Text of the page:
Industrial Agriculture Benefits the Environment and Wildlife
The industry continues to report that their studies show great ecological risks with the use of organic and other environmentally sustainable practices.  They continue to say that the greatest challenge to agriculture is to continue the increased production of food stuffs using genetic engineering of crops.  They continue the lie by stating that hundreds of thousands of species will suffer from the organic methodology.  In reality, alternative farming keeps the effects on the ecosystem’s plants and animals at a minimum as well as reduced effect on the air, water, and ground without the need for additional capital.  According to Kimbrell, industrial agriculture is the largest single threat to the earth’s biodiversity. This he says is due to the devastation of wild species from pesticides and fertilizers and the destruction of their natural habitats due to the industry’s inefficient farming methods.  There are at least fifty different studies which indicate pesticides as having a great detrimental affect on bird, mammal, and amphibian species across North America.  The chemical fertilizers which make their way down the streams to the major estuaries cause aquatic and marine life to suffer greatly.  And the high levels of nitrogen and phosphorus which these fertilizers contain offset the balance of the waters allowing for a few species to push all the rest out of the area, while also reducing the diversity of plant species surrounding the farmlands.  The industry has also greatly reduced the diversity of wildlife populations by changing their natural habitats for farming, thereby displacing them and often replacing them with non-native species.   The solution is diversified farming techniques.  The use of varieties of plants, flowers, and weeds allows for many different species to continue to live in harmony with one another.
Biotechnology will Solve the Problems of Industrial Agriculture
Industry wants us to believe that progress can only be made through the proliferation of technology.  Though we can see the mistakes of the past: nuclear technology, applied to our food during the irradiation process, creates much waste, costs of clean-up, and constant threat to human and environmental safety.  They believe that the solution to these problems created by past technological advances is the proliferation of more technology.  The industry backs up these statements with claims that new technology can help solve the problem of world hunger.  However, people are not hungry because there is not enough food and there are no signs that genetically engineered foods actually increase crop outputs.  People are not hungry because there is a shortage of food, they are hungry because the surplus of food is being distributed to the more wealthy populations instead of the more needy ones.  There are currently two main types of biotechnology created seeds: the type that are resistant to much greater amounts of herbicide use and those that are supposedly more resistant to pests.  Research has shown though that these seeds do not actually increase the yields of these crops in comparison with a non genetically engineered crop.  So really farmers are being forced to purchase a more expensive seed which will not produce in benefits for the price.  Some of these seeds are even designed to become sterile after one or two generations meaning that the farmer cannot merely reuse the seeds put off by the first crop like has been the practice for thousands of years.  These GE seeds have the potential to cross with non-GE seeds thereby rendering entire populaces without the ability to grow crop without the purchase of new seeds. There has also been no visible sign of the reduction of pesticide use in GE crops and pests could actually become resistant to the current ones rendering them useless.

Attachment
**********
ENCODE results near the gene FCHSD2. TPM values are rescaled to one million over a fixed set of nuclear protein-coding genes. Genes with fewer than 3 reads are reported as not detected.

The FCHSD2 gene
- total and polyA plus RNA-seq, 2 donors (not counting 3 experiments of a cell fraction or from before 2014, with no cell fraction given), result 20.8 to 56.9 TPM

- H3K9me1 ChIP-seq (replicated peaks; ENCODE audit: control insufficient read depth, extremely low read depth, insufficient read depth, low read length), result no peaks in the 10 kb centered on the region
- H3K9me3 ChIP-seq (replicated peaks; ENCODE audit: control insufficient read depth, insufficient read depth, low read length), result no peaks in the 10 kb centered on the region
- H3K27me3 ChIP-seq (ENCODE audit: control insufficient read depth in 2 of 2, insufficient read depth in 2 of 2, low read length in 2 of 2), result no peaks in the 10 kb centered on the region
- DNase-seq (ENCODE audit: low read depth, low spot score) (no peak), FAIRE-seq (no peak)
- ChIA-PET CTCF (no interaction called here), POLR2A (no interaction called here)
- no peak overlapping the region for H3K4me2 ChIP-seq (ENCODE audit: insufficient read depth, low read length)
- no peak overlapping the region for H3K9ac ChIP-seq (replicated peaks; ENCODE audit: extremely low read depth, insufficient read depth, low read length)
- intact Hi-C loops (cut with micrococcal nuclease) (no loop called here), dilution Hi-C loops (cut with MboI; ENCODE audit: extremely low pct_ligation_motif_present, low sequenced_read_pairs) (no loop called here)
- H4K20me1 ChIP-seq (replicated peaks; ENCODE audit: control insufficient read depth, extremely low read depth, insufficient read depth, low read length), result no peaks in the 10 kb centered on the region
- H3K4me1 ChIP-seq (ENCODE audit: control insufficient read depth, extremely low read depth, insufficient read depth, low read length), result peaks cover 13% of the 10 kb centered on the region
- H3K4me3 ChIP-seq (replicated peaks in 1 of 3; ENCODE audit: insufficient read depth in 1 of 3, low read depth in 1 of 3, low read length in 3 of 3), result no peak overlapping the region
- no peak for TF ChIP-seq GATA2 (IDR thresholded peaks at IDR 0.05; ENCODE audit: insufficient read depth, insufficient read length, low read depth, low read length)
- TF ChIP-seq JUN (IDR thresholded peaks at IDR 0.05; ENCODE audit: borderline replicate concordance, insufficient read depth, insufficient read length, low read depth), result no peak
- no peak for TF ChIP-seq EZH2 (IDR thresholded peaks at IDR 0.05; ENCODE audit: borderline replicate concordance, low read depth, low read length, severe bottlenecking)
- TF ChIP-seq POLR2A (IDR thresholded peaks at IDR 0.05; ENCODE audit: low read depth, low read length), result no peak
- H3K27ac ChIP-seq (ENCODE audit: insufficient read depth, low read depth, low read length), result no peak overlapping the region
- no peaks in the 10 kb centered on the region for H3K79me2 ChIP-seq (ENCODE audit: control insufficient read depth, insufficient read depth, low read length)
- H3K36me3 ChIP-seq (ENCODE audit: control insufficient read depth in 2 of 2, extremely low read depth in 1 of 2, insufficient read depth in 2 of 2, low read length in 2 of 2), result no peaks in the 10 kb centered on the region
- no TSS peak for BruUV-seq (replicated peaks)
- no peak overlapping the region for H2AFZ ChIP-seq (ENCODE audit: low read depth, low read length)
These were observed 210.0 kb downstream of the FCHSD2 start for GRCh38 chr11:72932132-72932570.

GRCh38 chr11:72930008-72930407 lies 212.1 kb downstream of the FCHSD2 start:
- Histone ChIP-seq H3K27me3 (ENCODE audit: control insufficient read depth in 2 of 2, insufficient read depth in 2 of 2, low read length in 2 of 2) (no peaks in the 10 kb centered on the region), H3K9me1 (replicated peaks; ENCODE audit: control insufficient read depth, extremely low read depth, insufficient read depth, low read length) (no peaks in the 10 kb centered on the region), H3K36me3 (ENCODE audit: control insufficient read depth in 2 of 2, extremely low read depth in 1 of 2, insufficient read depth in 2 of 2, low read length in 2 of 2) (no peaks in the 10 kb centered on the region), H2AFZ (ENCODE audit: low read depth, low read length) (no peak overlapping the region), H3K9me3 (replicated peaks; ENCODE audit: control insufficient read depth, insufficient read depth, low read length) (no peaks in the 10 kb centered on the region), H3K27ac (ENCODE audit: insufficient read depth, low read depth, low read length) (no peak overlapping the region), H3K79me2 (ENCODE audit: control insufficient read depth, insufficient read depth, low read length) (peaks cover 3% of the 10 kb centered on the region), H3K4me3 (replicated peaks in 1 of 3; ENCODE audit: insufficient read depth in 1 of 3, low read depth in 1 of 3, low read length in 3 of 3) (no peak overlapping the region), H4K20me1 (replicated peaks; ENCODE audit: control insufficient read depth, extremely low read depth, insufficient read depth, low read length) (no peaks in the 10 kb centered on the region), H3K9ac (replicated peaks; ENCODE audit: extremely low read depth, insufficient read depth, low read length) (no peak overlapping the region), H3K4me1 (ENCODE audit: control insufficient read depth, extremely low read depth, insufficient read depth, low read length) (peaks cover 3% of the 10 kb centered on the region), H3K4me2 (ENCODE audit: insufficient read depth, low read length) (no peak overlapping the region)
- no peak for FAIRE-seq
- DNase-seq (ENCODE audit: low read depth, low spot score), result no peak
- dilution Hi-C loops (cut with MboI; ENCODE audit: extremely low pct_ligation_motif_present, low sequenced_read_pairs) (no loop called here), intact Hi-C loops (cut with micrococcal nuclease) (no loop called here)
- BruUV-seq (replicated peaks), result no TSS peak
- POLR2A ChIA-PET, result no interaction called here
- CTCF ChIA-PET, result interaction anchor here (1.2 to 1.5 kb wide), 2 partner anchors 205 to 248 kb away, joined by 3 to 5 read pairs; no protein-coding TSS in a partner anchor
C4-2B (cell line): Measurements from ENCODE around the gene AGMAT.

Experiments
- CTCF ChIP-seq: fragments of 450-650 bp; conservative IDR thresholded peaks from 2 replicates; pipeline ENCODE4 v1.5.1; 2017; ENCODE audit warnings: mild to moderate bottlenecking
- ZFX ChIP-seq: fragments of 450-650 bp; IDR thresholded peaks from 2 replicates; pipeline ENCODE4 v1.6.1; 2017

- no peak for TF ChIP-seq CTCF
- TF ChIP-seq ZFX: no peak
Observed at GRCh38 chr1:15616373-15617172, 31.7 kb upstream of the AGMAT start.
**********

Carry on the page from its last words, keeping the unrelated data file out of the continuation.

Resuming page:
Food Allergies Stir a Mother to Action